Tumor downstaging in muscle invasive bladder cancer with neoadjuvant systemic therapy—does it lead to prolonged survival?

Isamu Tachibana, Hristos Z. Kaimakliotis

Abstract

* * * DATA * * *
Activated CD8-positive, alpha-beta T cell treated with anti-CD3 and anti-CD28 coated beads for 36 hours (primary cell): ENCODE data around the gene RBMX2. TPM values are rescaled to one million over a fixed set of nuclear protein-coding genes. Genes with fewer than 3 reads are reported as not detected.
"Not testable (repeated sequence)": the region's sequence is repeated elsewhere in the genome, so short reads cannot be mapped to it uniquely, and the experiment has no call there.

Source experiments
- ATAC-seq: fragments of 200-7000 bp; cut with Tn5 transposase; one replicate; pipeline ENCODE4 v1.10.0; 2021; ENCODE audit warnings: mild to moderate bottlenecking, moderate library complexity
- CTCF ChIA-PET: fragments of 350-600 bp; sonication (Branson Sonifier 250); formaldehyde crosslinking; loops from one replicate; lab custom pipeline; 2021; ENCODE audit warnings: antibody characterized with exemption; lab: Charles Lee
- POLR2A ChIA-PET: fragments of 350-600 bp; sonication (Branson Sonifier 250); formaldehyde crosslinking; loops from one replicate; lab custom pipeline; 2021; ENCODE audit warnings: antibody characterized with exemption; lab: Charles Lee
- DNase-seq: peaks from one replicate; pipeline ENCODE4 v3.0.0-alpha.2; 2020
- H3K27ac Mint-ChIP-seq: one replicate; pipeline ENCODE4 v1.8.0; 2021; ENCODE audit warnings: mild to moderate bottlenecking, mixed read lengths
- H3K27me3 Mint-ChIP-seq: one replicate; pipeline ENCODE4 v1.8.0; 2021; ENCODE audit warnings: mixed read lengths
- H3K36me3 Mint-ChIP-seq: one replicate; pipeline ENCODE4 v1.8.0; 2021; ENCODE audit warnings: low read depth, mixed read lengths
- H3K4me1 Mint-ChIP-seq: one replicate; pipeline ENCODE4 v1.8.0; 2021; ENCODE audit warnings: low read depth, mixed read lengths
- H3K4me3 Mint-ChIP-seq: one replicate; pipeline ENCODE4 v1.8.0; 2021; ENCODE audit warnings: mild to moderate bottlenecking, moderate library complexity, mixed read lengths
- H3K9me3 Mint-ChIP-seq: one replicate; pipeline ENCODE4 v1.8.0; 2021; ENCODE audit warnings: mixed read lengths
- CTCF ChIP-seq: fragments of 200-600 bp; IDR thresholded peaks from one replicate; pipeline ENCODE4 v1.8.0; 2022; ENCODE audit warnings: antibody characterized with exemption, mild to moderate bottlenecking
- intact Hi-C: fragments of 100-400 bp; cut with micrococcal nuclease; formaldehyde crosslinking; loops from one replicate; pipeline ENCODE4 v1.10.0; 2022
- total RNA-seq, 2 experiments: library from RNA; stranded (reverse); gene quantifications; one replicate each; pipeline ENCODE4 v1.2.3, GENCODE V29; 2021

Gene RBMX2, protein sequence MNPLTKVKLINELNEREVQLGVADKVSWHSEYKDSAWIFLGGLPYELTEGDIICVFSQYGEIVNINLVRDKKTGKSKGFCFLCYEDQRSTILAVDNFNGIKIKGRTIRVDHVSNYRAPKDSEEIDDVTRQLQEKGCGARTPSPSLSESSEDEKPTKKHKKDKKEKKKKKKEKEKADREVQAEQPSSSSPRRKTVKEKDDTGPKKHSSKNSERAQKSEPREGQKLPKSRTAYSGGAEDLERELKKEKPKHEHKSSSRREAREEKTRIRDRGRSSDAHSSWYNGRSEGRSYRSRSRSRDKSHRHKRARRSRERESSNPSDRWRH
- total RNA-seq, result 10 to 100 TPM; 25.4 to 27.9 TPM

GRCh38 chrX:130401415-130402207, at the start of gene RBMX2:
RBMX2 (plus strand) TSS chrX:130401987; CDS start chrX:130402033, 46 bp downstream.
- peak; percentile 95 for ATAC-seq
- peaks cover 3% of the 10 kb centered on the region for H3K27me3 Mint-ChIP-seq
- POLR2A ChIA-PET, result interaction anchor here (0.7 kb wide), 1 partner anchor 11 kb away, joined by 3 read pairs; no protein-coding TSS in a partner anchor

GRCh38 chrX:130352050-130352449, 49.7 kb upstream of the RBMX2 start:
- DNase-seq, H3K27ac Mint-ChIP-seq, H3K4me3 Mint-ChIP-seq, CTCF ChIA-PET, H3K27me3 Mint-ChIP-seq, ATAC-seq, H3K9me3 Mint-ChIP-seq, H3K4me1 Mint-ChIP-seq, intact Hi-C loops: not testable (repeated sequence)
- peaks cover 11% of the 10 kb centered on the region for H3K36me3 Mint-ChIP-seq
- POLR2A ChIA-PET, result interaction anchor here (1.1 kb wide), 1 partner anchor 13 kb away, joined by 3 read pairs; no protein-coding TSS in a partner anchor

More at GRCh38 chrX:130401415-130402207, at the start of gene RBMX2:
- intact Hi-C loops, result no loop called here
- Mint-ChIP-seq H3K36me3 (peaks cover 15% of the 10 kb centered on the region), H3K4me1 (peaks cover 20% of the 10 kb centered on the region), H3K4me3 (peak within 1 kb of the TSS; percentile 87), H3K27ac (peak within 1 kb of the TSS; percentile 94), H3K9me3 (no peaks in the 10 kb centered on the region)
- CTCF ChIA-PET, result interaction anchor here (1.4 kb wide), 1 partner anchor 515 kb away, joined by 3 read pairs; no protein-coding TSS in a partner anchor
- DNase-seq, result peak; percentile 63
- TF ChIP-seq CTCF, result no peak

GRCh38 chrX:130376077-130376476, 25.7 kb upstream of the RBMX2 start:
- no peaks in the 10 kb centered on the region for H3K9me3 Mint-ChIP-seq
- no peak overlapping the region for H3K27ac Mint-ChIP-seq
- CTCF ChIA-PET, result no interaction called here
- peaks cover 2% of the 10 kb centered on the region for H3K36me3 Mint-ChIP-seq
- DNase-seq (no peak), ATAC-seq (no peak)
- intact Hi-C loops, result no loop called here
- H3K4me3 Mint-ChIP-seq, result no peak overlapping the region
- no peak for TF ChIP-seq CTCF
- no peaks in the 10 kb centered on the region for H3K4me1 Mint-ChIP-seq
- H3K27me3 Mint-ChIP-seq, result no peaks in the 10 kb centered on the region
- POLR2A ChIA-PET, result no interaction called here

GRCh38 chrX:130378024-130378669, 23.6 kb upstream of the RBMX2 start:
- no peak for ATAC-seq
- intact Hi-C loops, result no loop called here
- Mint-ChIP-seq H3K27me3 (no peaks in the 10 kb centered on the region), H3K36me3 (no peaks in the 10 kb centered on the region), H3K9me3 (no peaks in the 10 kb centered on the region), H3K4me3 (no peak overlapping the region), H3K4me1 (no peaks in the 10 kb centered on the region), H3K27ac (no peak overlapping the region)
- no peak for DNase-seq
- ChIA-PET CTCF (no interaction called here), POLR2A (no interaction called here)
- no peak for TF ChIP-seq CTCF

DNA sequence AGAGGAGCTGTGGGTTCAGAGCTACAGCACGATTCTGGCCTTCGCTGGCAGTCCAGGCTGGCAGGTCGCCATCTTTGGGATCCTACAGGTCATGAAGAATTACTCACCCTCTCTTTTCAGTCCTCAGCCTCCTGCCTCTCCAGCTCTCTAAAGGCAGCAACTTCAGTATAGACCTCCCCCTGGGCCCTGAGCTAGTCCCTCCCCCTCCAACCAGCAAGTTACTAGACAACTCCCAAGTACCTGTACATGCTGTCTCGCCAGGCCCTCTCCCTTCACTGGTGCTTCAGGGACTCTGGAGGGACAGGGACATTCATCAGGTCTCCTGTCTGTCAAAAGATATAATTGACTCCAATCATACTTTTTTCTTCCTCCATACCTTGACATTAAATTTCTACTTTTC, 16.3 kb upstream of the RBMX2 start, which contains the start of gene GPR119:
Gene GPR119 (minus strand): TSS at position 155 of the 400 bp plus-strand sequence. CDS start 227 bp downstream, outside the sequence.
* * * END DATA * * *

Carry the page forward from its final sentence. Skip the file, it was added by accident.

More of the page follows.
It has been firmly established that cisplatin-based chemotherapy in the neoadjuvant setting prior to radical cystectomy improves overall survival in patients with muscle invasive bladder cancer (1). This study demonstrates and argues that improvement in overall survival with neoadjuvant chemotherapy (NACT) is not only related to a complete clinical response (pT0N0), but also to any pathologic downstaging, whether complete or a partial response from the initial clinical stage at diagnosis (2). Both the Retrospective International Study of Cancer of the Urothelial Tract (RISC) and National Cancer Database (NCDB) were queried in this study to identify a cohort of patients that had complete pathologic response or downstaging with NACT. Multivariable Cox proportional hazard models were used to demonstrate the effect of downstaging and complete pathologic response on overall survival in the data set. The analysis ultimately found that any pathologic response is associated with improved overall survival, but a couple caveats should be noted.